Oncale also cites Plaisance v. Loop, Inc., 84-1014 (La. App. 4 Cir. 2/13/84); 446 So. 2d 511, 512 in support of her assertion that a claim of retaliation for claiming worker's compensation benefits may serve as the basis for a LUTPA claim and, therefore, so should violations of the RA and FMLA. R. Doc. No. 9, at 23 n.61. The Plaisance court never considered whether a worker's compensation claim could support an alleged LUTPA claim, as the court found that the complaint stated a cause of action under a separate Louisiana statute, "whether or not it state[d] a cause of action under [the LUTPA]." 446 So. 2d at 512.
Accordingly, the defendants' motion to dismiss must be granted with respect to count six of the complaint.
IX. Count Seven
Count seven of the complaint alleges a claim of intentional infliction of emotional distress against all defendants based on their termination of Oncale while she was recovering from breast cancer treatment.
R. Doc. No. 1, at 17 ¶¶ 124-131.
The defendants argue that the claim must be dismissed because employment disputes, including those involving termination, fail to rise to the level of outrageous conduct necessary to establish intentional infliction of emotional distress. Furthermore, the defendants argue, Louisiana courts have only recognized intentional infliction of emotional distress claims in the employment context in cases that involve a pattern of deliberate, repeated harassment over an extended period of time. As Oncale fails to allege that she was harassed, the defendants reason, her claim must fail.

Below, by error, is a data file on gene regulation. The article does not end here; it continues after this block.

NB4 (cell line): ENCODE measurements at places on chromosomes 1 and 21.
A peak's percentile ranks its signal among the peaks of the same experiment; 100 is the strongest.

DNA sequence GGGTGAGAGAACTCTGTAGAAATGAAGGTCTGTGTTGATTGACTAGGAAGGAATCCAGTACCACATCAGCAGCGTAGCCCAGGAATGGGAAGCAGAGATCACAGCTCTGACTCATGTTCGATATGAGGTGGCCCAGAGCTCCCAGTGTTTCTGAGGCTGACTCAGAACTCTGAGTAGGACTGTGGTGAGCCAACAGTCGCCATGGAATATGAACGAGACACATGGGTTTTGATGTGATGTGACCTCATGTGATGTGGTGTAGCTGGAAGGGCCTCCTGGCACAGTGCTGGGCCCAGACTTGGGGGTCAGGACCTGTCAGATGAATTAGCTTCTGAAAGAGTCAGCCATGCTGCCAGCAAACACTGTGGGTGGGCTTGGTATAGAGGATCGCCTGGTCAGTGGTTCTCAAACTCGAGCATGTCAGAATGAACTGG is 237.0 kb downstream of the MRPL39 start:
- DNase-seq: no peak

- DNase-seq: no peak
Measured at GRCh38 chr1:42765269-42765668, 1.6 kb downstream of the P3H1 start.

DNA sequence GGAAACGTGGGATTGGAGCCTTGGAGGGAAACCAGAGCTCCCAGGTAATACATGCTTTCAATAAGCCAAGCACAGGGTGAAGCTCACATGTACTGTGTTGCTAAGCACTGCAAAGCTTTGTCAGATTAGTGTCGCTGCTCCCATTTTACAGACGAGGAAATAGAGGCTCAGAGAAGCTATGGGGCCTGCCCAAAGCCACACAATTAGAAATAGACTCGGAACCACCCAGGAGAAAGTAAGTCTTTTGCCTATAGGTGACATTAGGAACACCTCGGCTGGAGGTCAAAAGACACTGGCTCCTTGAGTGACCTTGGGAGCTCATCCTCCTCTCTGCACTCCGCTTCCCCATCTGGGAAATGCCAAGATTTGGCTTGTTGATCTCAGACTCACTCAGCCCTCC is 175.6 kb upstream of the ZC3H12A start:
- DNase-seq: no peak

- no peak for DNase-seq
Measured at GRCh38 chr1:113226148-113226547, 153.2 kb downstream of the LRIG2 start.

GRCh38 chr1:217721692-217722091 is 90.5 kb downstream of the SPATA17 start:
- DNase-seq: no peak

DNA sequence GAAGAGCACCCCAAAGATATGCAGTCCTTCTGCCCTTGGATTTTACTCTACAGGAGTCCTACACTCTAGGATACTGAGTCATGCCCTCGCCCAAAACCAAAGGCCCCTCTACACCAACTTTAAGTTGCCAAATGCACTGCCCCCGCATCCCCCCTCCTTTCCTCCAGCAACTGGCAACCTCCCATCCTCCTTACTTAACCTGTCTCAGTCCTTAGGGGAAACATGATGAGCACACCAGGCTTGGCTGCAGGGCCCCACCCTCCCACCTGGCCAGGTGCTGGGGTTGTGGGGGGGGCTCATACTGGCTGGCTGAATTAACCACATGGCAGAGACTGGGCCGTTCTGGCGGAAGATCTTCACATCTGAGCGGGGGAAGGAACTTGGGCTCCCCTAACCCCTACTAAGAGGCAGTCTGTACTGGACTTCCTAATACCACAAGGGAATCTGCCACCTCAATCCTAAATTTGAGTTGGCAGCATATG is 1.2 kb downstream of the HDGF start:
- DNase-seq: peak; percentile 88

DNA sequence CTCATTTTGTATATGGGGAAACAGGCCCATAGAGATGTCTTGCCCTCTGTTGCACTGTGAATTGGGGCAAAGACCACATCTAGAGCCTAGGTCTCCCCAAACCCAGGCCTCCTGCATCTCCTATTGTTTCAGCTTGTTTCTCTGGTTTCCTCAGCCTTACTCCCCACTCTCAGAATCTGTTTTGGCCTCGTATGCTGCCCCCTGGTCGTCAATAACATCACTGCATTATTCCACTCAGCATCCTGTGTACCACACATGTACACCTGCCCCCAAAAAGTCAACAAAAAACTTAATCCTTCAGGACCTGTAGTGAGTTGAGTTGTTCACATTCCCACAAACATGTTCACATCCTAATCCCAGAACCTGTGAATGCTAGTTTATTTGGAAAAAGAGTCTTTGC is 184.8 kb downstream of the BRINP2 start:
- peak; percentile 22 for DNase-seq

R. Doc. No. 7-1, at 23; R. Doc. No. 14, at 6.
R. Doc. No. 7-1, at 23.
Oncale argues that she has sufficiently pled a claim of intentional infliction of emotional distress because "[n]o reasonable person should expect an employer of six years to demand to call her oncologist to see if treatment was really necessary, or to offer FMLA leave only to then recant, to refuse simple accommodations that were clearly available to other non-disabled employees, and to retaliate and terminate while on leave thus jeopardizing health insurance coverage." Oncale further argues that the defendants knew she was particularly susceptible to emotional distress and, therefore, the defendants' conduct should not be judged in the light of the effect such conduct would have on a person of ordinary sensibilities.
R. Doc. No. 9, at 24.
To state a claim for intentional infliction of emotional distress under Louisiana law, "a plaintiff must establish (1) that the conduct of the defendant was extreme and outrageous; (2) that the emotional distress suffered by the plaintiff was severe; and (3) that the defendant desired to inflict severe emotional distress or knew that severe emotional distress would be certain or substantially certain to result from his conduct." White v. Monsanto Co., 91-0148 (La. 9/9/91); 585 So. 2d 1205, 1209 (La. 1991).